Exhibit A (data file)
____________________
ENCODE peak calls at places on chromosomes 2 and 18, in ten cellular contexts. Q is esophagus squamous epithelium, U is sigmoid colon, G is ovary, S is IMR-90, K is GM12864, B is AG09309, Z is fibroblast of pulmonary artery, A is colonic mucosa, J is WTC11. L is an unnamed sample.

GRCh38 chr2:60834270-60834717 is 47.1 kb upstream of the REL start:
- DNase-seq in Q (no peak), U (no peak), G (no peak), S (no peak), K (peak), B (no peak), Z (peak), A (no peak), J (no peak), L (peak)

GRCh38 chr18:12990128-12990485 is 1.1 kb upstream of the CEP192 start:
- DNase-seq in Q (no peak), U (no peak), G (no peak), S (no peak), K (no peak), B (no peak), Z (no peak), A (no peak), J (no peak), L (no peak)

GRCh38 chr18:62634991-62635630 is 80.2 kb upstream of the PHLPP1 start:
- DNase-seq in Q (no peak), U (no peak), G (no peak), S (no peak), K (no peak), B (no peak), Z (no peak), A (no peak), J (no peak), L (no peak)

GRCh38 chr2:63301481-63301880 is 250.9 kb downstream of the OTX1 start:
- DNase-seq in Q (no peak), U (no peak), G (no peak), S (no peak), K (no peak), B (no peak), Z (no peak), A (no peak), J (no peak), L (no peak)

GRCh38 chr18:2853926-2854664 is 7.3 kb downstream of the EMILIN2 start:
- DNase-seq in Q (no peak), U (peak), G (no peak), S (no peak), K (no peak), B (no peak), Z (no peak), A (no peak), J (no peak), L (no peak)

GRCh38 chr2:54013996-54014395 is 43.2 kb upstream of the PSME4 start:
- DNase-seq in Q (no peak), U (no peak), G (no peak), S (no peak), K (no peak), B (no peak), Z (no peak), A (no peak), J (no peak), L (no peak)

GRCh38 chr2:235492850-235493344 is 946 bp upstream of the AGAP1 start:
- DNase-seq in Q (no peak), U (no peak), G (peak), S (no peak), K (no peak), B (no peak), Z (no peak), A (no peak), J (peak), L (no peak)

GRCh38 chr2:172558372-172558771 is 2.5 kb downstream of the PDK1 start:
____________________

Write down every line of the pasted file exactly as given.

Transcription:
ENCODE peak calls at places on chromosomes 2 and 18, in ten cellular contexts. Q is esophagus squamous epithelium, U is sigmoid colon, G is ovary, S is IMR-90, K is GM12864, B is AG09309, Z is fibroblast of pulmonary artery, A is colonic mucosa, J is WTC11. L is an unnamed sample.

GRCh38 chr2:60834270-60834717 is 47.1 kb upstream of the REL start:
- DNase-seq in Q (no peak), U (no peak), G (no peak), S (no peak), K (peak), B (no peak), Z (peak), A (no peak), J (no peak), L (peak)

GRCh38 chr18:12990128-12990485 is 1.1 kb upstream of the CEP192 start:
- DNase-seq in Q (no peak), U (no peak), G (no peak), S (no peak), K (no peak), B (no peak), Z (no peak), A (no peak), J (no peak), L (no peak)

GRCh38 chr18:62634991-62635630 is 80.2 kb upstream of the PHLPP1 start:
- DNase-seq in Q (no peak), U (no peak), G (no peak), S (no peak), K (no peak), B (no peak), Z (no peak), A (no peak), J (no peak), L (no peak)

GRCh38 chr2:63301481-63301880 is 250.9 kb downstream of the OTX1 start:
- DNase-seq in Q (no peak), U (no peak), G (no peak), S (no peak), K (no peak), B (no peak), Z (no peak), A (no peak), J (no peak), L (no peak)

GRCh38 chr18:2853926-2854664 is 7.3 kb downstream of the EMILIN2 start:
- DNase-seq in Q (no peak), U (peak), G (no peak), S (no peak), K (no peak), B (no peak), Z (no peak), A (no peak), J (no peak), L (no peak)

GRCh38 chr2:54013996-54014395 is 43.2 kb upstream of the PSME4 start:
- DNase-seq in Q (no peak), U (no peak), G (no peak), S (no peak), K (no peak), B (no peak), Z (no peak), A (no peak), J (no peak), L (no peak)

GRCh38 chr2:235492850-235493344 is 946 bp upstream of the AGAP1 start:
- DNase-seq in Q (no peak), U (no peak), G (peak), S (no peak), K (no peak), B (no peak), Z (no peak), A (no peak), J (peak), L (no peak)

GRCh38 chr2:172558372-172558771 is 2.5 kb downstream of the PDK1 start: